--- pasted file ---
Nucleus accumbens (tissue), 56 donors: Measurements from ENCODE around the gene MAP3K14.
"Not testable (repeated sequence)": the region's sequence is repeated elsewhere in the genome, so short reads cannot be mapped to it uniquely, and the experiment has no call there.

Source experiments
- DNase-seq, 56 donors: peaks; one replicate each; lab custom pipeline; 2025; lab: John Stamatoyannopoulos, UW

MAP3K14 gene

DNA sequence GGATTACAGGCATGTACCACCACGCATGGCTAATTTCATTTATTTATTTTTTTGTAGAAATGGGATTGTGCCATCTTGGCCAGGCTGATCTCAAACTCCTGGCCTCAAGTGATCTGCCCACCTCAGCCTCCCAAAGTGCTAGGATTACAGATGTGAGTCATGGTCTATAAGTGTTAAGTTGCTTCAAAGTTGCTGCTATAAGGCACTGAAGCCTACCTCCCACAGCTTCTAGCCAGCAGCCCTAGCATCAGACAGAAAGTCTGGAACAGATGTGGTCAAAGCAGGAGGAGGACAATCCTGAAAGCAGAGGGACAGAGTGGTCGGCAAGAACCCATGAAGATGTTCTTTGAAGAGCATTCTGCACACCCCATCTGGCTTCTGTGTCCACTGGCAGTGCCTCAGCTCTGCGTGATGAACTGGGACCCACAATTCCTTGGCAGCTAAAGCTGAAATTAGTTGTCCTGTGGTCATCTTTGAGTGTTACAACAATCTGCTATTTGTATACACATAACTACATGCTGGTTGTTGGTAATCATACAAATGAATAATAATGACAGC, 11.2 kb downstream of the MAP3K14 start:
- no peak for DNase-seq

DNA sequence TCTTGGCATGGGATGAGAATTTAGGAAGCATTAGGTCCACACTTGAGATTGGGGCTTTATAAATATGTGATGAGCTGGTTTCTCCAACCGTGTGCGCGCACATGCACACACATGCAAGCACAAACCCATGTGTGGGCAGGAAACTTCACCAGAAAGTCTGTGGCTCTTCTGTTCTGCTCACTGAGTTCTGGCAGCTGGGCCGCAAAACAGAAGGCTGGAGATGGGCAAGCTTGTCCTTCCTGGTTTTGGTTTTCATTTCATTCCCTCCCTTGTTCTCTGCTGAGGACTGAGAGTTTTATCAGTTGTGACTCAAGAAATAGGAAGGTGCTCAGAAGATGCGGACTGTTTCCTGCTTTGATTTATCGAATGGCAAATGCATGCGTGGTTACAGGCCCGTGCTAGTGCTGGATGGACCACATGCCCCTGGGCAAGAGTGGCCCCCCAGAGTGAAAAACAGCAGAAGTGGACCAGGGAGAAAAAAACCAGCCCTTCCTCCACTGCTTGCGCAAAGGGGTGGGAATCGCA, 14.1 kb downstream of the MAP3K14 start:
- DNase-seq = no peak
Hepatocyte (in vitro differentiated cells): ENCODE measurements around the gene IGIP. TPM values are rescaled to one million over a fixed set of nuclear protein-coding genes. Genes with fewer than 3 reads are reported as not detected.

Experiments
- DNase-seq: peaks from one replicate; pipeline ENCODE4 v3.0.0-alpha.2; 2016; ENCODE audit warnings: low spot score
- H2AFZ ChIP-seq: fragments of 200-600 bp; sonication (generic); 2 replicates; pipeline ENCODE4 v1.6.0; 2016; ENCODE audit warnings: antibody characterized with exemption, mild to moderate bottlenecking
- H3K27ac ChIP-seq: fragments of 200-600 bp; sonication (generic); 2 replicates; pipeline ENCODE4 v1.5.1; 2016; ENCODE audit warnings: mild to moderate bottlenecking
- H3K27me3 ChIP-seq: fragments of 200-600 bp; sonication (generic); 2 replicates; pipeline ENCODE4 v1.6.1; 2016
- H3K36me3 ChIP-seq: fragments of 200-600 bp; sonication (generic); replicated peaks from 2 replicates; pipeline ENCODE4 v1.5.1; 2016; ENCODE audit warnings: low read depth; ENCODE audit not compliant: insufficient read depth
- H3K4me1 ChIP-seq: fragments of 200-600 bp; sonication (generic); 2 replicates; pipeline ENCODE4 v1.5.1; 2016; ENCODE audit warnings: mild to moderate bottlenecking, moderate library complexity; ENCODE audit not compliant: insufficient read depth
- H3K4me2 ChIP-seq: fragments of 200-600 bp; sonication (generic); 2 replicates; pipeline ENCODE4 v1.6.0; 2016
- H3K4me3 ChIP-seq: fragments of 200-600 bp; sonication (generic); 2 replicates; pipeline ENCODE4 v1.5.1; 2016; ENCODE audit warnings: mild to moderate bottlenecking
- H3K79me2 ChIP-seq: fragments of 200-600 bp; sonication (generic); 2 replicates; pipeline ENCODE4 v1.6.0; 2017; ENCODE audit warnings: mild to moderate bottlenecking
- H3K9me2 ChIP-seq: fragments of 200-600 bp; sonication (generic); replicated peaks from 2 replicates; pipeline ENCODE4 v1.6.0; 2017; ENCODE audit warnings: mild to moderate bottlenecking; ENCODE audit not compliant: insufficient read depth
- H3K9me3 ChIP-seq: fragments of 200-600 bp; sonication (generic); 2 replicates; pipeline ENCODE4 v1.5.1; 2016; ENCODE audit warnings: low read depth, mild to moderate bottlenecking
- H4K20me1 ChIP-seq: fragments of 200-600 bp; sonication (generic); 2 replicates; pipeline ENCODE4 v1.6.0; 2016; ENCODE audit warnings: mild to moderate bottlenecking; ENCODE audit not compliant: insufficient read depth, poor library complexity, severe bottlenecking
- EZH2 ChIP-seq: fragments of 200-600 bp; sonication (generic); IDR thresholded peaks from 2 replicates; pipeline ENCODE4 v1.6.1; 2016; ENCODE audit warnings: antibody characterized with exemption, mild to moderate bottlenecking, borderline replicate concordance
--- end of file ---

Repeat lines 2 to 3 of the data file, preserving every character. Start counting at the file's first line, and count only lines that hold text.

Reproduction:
"Not testable (repeated sequence)": the region's sequence is repeated elsewhere in the genome, so short reads cannot be mapped to it uniquely, and the experiment has no call there.

Source experiments